But the gospel calls us to repentance. That was the "hark!" of Luther's first of his 95 theses, which itself was but a reading of Christ's own call: "Repent." (Matt. 4:17) Certainly, there must be a corporate dimension to this, and our own Presbyterian tradition has given it expression in the phrase semper reformanda. As such, it is quintessentially Presbyterian to "look[] to forge something other than Presbyterianism" if that is what a searching out of ourselves in the light of Scripture leads us to do. I think the main thrust of what you are saying is that we shouldn't become something else or borrow from others just for the sake of it (and I agree -- at least to the same extent that we shouldn't stay the same just for the sake of it), but you don't seem to give much credit to the possibility that those who call themselves Reformed Catholics are seeking to appropriate things from other traditions because a very Presbyterian sola-scriptura study of such things has led them to conclude that those things are biblical and that we are missing out on something without them in our lives.

The things I have come to envy in other traditions are NOT the things they have "invented," but the ways in which they have preserved -- in their doctrines, laws, and liturgies -- biblical religion. I believe Presbyterianism has done this well, and that the biblical, "catholic" faith finds beautiful expression in Presbyterianism. As a college student, I was blown away by how the Presbyterian faith helped me understand myself in light of Scripture, and I'm not sure that I would be here typing this comment if it weren't for the Presbyterians that ministered Jesus's love to me then.

But "Presbyterianism" didn't fall from the sky in 15- or 16-whatever. It was a reformation of the Western Christian tradition. And it is therefore patently un-Presbyterian to deny the Presbyterian-ness of pre-Presbyterian Christianity. For example, is St. Giles Cathedral not Presbyterian because it was built long before John Knox ascended the pulpit there and is named after a medieval recluse who healed a deer? That doesn't mean that everything that happened before the Reformation should be embraced as good (such a sentiment would very much be un-Presbyterian), but the entire history of pre-Reformation Western Christianity is *our* history, warts and all, and the genius of Presbyterianism is not our ability to pretend like that history didn't happen but our own way of sifting it and appropriating it for today. Anglicans, Lutherans, and Roman Catholics also have appropriated it according to their own principles (albeit, in ways that are sometimes so far from Scripture as to be unrecognizable as biblical). No wonder then that those who are trying to reflect on what being Presbyterian means as a matter of historical moment should find it helpful to consider these "high church" traditions rather than Brother Bob's traveling salvation show or other low-church novelties. Yes, high-church churches have their own novelties, but at least they often serve as a window into the past that we as Presbyterians share with them rather than just a purposeful repudiation of the past for the sake of repudiating it.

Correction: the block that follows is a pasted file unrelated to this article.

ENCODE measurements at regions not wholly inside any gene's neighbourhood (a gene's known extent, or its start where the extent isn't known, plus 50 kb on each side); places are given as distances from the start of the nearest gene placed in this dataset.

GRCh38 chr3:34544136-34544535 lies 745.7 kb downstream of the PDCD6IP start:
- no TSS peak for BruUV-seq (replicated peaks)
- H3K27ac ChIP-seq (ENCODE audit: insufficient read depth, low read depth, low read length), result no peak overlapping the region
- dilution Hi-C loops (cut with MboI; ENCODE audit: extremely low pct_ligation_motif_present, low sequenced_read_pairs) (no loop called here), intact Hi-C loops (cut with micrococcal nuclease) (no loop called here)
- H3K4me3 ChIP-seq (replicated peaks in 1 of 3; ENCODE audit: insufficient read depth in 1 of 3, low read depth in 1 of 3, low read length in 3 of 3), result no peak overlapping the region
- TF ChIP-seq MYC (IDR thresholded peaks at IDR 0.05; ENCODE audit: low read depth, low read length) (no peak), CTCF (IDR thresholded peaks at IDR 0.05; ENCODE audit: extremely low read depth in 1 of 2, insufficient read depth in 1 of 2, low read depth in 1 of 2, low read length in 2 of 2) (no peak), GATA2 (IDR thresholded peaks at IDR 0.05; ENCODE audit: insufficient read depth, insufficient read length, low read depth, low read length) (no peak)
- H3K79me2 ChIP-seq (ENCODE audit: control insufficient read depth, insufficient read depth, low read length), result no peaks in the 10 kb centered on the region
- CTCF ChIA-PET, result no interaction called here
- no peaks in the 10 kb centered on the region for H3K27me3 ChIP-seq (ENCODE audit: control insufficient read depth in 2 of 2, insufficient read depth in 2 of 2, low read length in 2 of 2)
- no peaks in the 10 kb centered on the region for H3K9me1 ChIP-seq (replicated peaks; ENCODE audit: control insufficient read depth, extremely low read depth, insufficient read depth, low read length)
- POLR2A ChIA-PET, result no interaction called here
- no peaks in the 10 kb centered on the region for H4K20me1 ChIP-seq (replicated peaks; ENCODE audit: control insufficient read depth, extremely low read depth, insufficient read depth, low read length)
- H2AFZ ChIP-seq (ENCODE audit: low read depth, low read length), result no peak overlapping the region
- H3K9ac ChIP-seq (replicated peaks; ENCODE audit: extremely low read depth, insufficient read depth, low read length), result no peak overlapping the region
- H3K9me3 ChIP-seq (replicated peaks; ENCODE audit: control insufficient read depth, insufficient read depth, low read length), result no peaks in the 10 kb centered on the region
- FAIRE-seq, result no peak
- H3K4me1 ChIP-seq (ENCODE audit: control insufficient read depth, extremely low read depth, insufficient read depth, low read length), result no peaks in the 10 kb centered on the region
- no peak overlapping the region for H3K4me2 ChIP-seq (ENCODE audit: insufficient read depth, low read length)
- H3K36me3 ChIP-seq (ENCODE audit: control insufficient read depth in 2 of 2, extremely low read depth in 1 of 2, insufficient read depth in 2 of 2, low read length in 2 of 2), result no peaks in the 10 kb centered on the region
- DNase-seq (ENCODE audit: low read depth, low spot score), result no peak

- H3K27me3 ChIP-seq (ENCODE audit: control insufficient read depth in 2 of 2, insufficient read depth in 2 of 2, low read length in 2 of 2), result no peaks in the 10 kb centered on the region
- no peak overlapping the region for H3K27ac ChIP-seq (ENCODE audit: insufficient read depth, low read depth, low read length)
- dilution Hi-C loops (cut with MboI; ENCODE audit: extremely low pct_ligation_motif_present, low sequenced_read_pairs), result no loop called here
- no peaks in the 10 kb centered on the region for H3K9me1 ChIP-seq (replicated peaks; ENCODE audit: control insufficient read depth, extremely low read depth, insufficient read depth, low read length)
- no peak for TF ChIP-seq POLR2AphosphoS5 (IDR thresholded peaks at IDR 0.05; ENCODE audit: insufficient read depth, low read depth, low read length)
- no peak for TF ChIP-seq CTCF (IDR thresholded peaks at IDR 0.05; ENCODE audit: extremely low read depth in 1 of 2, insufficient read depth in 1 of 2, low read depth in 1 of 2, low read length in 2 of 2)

My point is that I think your understanding of what Reformed Catholicism is all about fails to give sufficient credit to the good faith of those asking questions about what the heck Presbyterianism *is* (well before we move on to how it should even change) and fails to give sufficient weight to the motivating concerns of the questions they are asking, concerns that I think nevertheless resonate in your own longing for place and identity as expressed in this post. So don't ditch Reformed Catholicism quite so eagerly. I think it's more worthwhile than either of us could imagine -- as is Reformed Catholicity.

"Veni Domine Jesu."

J.M.S.
New Orleans, LA

Anonymous said...

Interesting responses to you, Sean. I liked your post, straight up.

-- Tim Keller

Anonymous said...

Judging from the view of the church/sacraments and plethora of revivalistic hymmns I learned as a Southern Presbyterian youth, I'd say we adopted much more from Baptist theology. And it's rather ironic considering Calvin's much closer relationships to Luther and Cramner than the Baptists of his day...

John

"we adopt beliefs and practices from other Christian traditions (including, especially, Roman Catholicism) in ways that transform Presbyterianism into something that looks a whole lot like Anglicanism, Lutheranism, or Roman Catholicism."

The Hills said...

Good thoughts.

I wonder what part Richard Lovelace's Dynamics of Spiritual Life could play in this discussion. Particularly, his talk about missions and the primary marks of the Church.